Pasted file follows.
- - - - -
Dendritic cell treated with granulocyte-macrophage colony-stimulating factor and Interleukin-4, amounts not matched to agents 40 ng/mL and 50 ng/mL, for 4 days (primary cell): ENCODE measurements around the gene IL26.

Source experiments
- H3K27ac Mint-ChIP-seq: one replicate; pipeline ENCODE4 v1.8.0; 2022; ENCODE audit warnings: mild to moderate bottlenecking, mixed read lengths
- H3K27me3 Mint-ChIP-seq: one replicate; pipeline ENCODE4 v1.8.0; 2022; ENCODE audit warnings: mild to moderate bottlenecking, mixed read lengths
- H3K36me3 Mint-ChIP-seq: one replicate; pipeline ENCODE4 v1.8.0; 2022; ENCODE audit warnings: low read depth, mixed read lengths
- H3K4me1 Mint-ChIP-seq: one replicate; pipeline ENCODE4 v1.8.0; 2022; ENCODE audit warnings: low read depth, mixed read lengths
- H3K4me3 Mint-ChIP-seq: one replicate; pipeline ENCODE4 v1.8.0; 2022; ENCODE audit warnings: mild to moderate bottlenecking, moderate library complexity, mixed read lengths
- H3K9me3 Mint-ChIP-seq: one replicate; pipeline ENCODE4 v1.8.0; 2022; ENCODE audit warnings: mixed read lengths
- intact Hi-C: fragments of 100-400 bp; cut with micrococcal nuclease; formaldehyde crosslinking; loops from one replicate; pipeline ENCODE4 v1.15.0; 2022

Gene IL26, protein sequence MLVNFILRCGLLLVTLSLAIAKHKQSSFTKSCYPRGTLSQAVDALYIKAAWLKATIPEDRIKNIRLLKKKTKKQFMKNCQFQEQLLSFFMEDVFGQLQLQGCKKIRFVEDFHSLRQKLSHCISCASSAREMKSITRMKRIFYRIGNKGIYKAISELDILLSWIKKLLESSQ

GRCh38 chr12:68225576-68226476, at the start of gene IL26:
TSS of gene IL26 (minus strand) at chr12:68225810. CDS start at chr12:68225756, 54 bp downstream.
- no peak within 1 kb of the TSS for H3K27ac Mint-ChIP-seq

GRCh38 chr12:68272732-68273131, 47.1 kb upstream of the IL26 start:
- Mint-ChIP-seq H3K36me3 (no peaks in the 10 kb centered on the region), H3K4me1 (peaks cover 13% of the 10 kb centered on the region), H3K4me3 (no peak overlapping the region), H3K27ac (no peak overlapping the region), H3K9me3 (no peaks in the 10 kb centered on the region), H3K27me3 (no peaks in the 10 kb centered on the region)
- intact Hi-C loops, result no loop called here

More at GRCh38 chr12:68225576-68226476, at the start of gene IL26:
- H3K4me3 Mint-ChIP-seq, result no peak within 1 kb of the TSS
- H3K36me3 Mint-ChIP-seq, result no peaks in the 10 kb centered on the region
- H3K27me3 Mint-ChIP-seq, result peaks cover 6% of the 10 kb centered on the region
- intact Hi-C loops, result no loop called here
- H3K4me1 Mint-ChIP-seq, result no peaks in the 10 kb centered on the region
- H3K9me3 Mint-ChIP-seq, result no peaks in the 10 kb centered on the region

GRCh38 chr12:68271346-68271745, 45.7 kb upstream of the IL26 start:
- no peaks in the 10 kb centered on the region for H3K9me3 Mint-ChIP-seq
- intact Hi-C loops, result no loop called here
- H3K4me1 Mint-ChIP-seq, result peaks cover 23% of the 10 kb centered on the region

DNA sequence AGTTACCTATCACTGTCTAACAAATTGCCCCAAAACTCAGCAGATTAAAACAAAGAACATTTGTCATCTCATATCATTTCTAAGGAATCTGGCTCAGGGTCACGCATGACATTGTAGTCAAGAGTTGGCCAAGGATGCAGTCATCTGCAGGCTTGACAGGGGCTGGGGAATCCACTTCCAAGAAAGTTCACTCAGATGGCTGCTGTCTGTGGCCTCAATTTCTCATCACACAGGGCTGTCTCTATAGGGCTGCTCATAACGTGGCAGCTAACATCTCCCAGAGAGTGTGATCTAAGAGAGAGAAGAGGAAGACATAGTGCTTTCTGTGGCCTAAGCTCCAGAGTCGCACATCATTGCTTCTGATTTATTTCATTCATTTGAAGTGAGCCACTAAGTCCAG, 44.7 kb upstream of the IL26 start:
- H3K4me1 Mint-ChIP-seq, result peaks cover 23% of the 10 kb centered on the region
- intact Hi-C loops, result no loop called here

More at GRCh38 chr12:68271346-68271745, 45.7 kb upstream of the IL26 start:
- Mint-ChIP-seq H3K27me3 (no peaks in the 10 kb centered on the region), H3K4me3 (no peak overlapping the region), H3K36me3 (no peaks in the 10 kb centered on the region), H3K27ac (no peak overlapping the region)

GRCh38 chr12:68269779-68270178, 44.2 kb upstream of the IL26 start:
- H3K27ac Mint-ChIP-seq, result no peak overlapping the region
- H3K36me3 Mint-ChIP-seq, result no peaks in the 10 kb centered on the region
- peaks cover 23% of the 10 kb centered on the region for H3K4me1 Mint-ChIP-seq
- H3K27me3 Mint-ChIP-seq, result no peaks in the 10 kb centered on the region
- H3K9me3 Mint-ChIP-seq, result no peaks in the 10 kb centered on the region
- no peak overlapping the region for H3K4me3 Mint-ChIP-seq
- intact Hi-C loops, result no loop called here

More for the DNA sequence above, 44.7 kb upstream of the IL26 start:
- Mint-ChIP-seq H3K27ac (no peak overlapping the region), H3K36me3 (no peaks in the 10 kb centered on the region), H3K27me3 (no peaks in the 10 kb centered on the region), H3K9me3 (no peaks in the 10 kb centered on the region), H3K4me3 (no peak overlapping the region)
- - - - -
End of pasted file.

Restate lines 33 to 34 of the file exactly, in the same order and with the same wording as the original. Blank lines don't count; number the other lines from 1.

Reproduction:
GRCh38 chr12:68269779-68270178, 44.2 kb upstream of the IL26 start:
- H3K27ac Mint-ChIP-seq, result no peak overlapping the region